In her latest article Antoinette Rouvroy develops an interesting thesis
The current Big Data revolution would be the continuation of earlier shifts. Let’s see in more details.
Numbers and statistics increasingly being used since 19th century
Big Data is based on the massive collection of data and would be, according to Rouvroy, an extension of earlier shifts that started with the increasing use of numbers in the eighteenth century, and the emergence of statistics in the nineteenth century. A good illustration of the latter is one of the first “Big Data” visualisations ever by Charles Booth (see our article here).
Rouvroy cites Hacking who speaks of an “avalanche of printed numbers” during the nineteenth century. Here’s an exerpt of the book by Hacking :
“Graunt and the English began the public use of statistics. Peoples of the Italian peninsula and elsewhere had promulgated the modern notion of the state. But it was German thinkers and statesmen who brought to full consciousness the idea that the nation-state is essentially charaererized by its statistics, and therefore demands a statistical office in order to define itself and its power.”
Beyond the visible (and the understandable) : looking for unknown correlations
All algorithms are based on the detection of patterns, the calculation of correlations between seemingly unrelated variables. The user whose data is processed becomes a “model” in itself.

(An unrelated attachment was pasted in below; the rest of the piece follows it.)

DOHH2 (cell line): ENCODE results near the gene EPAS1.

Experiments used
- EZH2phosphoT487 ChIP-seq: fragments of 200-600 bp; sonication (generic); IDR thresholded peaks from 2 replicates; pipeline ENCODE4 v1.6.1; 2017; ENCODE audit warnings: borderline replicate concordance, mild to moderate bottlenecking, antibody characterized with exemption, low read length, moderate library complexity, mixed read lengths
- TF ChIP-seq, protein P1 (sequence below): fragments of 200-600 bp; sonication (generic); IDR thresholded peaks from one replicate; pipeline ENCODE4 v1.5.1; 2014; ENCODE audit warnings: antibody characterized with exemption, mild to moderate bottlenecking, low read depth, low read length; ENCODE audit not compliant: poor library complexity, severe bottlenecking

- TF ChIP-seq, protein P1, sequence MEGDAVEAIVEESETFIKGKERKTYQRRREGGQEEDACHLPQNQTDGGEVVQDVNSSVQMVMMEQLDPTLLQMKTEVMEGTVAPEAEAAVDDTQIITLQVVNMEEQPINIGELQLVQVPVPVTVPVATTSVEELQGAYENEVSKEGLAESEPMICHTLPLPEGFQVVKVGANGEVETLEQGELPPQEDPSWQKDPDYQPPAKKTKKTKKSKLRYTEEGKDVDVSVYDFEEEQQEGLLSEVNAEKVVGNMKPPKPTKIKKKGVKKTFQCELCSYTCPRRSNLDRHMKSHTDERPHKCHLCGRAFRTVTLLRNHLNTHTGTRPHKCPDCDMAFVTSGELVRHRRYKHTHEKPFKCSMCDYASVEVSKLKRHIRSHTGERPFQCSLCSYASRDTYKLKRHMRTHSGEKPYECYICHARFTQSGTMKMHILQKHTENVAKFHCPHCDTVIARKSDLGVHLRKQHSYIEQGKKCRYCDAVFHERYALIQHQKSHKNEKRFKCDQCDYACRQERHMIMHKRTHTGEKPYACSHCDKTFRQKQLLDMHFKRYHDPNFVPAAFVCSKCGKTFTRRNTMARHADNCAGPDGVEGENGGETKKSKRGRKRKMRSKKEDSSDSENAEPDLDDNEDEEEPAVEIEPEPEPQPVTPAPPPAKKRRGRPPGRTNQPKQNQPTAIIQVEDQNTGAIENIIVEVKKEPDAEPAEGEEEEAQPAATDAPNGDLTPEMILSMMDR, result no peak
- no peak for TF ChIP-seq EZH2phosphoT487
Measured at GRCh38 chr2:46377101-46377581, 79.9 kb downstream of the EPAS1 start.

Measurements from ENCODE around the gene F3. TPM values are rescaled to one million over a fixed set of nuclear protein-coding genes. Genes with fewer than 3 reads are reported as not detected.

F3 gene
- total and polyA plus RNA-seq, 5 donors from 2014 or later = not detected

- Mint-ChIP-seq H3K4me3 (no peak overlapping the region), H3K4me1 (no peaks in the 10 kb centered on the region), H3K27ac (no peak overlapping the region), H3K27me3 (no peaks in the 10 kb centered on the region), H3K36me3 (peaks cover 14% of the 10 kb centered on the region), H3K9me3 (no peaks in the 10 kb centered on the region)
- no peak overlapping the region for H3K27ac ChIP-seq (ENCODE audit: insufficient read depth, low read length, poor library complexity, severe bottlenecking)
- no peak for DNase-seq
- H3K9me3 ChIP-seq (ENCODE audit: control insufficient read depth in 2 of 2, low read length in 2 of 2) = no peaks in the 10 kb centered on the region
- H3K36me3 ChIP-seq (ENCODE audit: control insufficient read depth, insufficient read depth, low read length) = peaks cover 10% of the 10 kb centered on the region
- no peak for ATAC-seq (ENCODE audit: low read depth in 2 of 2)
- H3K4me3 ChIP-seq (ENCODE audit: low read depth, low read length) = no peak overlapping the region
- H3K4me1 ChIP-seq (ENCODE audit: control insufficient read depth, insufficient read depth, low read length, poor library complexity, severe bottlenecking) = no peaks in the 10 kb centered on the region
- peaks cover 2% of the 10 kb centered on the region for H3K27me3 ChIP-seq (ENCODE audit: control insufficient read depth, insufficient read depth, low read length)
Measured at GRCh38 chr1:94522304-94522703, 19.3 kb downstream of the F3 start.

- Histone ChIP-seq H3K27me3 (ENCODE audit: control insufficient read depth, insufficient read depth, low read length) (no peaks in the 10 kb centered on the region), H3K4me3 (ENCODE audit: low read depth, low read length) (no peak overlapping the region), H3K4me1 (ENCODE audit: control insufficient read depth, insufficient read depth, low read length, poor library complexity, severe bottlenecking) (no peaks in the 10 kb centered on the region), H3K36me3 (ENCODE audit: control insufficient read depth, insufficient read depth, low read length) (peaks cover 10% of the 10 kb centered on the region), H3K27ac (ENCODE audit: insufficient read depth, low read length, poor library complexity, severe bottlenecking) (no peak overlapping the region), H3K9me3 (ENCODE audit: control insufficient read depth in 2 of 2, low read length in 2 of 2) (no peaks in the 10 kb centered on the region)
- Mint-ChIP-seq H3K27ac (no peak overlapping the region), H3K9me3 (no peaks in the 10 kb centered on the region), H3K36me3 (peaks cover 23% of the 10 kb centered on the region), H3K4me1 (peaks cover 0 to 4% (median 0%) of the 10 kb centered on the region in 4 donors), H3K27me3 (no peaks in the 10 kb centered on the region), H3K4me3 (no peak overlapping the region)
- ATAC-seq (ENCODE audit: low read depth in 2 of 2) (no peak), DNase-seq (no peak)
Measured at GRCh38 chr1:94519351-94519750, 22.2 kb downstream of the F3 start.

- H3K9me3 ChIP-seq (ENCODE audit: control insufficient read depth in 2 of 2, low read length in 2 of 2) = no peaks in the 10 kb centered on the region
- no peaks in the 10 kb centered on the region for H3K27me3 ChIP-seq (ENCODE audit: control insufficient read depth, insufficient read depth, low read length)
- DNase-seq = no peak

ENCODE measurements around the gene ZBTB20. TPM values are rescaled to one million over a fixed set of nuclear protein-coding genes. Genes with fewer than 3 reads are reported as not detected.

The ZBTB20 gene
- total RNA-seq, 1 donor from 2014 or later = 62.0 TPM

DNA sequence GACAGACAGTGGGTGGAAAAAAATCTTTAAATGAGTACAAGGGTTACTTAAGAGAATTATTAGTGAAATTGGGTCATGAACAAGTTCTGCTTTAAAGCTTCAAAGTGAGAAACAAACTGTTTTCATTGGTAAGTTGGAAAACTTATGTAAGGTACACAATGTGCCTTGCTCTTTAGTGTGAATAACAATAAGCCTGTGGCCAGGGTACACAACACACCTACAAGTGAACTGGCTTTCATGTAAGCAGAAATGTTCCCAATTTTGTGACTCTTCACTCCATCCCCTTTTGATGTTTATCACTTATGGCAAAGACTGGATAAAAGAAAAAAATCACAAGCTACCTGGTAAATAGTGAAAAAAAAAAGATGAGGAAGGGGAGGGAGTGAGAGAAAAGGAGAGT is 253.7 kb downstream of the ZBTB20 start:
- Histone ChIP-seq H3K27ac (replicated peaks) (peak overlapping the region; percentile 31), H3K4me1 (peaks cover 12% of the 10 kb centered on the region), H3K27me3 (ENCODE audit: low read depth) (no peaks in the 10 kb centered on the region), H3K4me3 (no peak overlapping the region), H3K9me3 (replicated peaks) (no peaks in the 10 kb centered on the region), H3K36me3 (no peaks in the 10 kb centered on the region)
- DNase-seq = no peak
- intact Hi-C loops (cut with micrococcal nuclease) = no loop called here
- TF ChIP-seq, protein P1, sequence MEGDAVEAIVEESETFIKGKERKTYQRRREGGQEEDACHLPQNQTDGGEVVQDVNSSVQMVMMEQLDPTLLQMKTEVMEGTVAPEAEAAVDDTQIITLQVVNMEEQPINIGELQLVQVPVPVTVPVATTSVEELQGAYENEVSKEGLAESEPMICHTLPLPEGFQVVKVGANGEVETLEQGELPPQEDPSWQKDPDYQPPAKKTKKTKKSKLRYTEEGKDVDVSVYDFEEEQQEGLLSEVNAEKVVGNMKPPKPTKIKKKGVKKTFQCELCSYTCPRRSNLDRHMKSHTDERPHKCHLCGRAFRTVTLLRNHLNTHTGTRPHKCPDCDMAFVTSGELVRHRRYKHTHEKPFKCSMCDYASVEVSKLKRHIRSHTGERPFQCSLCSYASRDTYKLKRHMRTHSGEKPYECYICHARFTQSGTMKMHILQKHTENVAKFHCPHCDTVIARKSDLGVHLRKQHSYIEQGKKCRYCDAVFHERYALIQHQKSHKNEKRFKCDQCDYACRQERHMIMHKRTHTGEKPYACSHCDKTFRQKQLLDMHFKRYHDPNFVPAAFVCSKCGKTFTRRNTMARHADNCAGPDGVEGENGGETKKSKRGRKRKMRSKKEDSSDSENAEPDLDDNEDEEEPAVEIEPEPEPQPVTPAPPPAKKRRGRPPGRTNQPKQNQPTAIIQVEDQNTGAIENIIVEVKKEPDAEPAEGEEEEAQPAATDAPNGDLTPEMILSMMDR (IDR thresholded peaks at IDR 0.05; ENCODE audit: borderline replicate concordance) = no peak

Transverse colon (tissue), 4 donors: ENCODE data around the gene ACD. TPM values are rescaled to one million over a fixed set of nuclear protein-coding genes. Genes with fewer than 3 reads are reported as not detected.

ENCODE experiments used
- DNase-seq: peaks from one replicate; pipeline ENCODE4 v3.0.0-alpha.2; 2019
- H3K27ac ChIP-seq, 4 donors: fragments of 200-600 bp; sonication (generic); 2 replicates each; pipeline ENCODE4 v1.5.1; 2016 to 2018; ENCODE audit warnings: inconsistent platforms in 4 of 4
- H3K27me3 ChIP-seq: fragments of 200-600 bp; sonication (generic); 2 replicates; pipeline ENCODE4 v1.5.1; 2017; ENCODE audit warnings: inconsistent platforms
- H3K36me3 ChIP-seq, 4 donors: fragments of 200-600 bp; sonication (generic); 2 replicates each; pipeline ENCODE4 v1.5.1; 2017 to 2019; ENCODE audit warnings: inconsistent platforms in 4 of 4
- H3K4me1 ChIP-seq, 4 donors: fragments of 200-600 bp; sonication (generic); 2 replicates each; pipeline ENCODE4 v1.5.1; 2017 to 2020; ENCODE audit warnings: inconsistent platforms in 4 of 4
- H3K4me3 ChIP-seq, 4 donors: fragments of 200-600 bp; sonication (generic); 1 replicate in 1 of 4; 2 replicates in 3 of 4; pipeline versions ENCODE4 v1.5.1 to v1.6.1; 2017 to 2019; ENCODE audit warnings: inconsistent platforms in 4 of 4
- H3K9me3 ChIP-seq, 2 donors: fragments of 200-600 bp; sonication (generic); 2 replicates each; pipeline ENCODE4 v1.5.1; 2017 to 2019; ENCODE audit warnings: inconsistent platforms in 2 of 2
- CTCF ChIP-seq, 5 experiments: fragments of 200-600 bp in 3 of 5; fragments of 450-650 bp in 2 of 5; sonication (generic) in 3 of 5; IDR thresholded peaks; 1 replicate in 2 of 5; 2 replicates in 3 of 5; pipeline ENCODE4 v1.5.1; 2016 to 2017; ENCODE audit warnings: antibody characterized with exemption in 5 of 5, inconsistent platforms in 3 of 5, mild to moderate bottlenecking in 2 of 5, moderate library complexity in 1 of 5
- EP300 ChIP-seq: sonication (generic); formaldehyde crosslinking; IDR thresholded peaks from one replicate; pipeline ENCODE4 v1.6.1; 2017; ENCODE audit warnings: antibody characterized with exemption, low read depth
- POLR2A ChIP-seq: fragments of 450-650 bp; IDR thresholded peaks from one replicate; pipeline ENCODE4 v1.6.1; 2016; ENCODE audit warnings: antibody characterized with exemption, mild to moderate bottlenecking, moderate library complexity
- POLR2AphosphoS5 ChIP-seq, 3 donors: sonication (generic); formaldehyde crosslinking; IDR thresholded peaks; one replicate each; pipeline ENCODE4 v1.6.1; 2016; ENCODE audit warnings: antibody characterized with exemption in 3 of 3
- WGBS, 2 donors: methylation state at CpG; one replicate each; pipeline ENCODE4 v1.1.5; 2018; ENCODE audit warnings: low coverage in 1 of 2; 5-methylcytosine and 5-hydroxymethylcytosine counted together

Rouvroy proposes that correlation and prediction based on “small patterns” follow a trend set up by late nineteenth criminal investigation methods which used small evidences to confound criminals or, in the Arts, the Morelli method which “is based on clues offered by trifling details rather than identities of composition and subject matter or other broad treatments that are more likely to be seized upon by students, copyists and imitators.” (wikipedia)
What distinguishes the Big Data revolution from earlier shifts ?
Rouvroy sees the differences of the current Big Data revolution with the earlier shifts in the following aspects :
- Algorithms make the link to the “sensitive” world disappear : in other words data is captured out of context
- Algorithms detect patterns rather than what we’ve done, who we are, why we do things
- Algorithms allow the transition from reaction to anticipation.